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Complexity of Optimal Lobbying in Threshold Aggregation

Optimal Lobbying is the problem a lobbyist or a campaign manager faces in a full-information voting scenario of a multi-issue referendum when trying to influence the result. The Lobby is faced with a profile that specifies for each voter and each issue whether the voter approves or rejects the issue, and seeks to find the smallest set of voters it must influence to change their vote, for a desired outcome to be obtained. This computational problem also describes problems arising in other scenarios of aggregating complex opinions, such as principal-agents incentives scheme in a complex combinatorial problem, and bribery and manipulation in Truth-Functional Judgement Aggregation. We study the computational complexity of Optimal Lobbying when the issues are aggregated using an anonymous monotone function and the family of desired outcomes is an upward-closed family. We analyze this problem with regard to two parameters: the minimal number of supporters needed to pass an issue, and the size of the maximal minterm of the desired set. We show that for the extreme values of the parameters, the problem is tractable, and provide algorithms. On the other hand, we prove intractability of the problem for the non-extremal values, which are common values for the parameters.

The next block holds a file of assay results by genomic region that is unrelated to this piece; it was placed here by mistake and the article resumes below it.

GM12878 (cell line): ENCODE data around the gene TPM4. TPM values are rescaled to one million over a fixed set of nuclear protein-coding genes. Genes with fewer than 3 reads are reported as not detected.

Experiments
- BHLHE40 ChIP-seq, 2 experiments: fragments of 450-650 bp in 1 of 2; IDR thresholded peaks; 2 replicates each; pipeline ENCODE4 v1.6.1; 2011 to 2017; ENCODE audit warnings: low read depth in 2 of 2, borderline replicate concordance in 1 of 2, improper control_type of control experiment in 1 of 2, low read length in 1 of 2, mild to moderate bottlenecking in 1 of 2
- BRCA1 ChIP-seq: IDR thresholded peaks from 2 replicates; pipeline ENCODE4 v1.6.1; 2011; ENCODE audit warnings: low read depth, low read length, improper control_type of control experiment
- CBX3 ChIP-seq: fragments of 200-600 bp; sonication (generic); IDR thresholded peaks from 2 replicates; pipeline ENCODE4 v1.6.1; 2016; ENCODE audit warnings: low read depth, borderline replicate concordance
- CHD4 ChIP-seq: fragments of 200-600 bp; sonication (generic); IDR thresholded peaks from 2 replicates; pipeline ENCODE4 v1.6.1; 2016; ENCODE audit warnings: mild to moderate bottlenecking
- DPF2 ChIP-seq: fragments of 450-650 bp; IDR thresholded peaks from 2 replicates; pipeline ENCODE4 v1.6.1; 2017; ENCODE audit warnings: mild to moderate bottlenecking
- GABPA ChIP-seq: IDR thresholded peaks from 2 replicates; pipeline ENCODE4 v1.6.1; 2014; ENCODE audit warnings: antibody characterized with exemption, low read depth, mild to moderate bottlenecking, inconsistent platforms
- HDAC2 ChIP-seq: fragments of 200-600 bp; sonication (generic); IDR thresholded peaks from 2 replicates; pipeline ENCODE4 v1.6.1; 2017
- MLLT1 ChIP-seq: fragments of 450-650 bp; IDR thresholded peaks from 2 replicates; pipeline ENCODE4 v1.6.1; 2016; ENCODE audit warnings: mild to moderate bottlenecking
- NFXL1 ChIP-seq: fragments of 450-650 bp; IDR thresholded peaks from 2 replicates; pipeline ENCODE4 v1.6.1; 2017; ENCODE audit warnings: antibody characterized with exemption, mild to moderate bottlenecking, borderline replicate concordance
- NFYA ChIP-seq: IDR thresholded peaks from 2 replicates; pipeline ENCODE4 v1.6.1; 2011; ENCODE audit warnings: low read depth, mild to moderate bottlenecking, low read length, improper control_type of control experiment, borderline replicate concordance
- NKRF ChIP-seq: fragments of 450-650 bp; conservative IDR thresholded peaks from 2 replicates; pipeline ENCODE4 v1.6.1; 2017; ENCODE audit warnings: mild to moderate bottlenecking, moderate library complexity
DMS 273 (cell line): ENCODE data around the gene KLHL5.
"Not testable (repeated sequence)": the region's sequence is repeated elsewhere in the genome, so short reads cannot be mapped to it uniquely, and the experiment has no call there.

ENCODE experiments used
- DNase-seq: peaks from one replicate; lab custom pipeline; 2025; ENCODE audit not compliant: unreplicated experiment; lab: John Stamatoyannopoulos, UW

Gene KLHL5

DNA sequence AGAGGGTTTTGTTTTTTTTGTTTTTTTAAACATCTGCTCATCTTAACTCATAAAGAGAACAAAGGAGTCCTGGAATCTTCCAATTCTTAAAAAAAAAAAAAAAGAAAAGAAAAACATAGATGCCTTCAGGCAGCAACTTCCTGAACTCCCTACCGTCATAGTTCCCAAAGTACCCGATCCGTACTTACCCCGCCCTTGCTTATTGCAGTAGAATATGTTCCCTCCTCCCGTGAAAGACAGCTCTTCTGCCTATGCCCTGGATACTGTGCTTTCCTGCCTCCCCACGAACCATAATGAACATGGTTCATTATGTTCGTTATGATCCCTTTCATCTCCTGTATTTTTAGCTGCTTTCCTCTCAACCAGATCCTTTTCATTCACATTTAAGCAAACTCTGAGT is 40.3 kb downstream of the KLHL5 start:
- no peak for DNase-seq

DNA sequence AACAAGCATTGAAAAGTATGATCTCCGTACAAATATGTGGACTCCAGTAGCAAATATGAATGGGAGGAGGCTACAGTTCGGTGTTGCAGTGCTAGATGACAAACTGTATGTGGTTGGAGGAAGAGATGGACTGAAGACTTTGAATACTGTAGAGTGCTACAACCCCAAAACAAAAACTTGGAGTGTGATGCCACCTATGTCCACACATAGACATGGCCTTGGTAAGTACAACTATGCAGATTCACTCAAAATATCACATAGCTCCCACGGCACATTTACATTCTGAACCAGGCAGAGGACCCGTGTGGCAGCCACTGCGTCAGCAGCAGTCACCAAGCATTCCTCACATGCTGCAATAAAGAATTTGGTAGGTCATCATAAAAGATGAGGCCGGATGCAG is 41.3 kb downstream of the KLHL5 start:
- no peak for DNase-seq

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Paper provided by The Federmann Center for the Study of Rationality, the Hebrew University, Jerusalem in its series Discussion Paper Series with number dp642.

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Length: 22 pages
Date of creation: Jul 2013
Date of revision:
Handle: RePEc:huj:dispap:dp642
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  1. Sebastian Bervoets & Vincent Merlin, 2012. "Gerrymander-proof representative democracies," International Journal of Game Theory, Springer, vol. 41(3), pages 473-488, August.
  2. Babaioff, Moshe & Feldman, Michal & Nisan, Noam & Winter, Eyal, 2012. "Combinatorial agency," Journal of Economic Theory, Elsevier, vol. 147(3), pages 999-1034.
  3. Robin Christian & Mike Fellows & Frances Rosamond & Arkadii Slinko, 2007. "On complexity of lobbying in multiple referenda," Review of Economic Design, Springer, vol. 11(3), pages 217-224, November.
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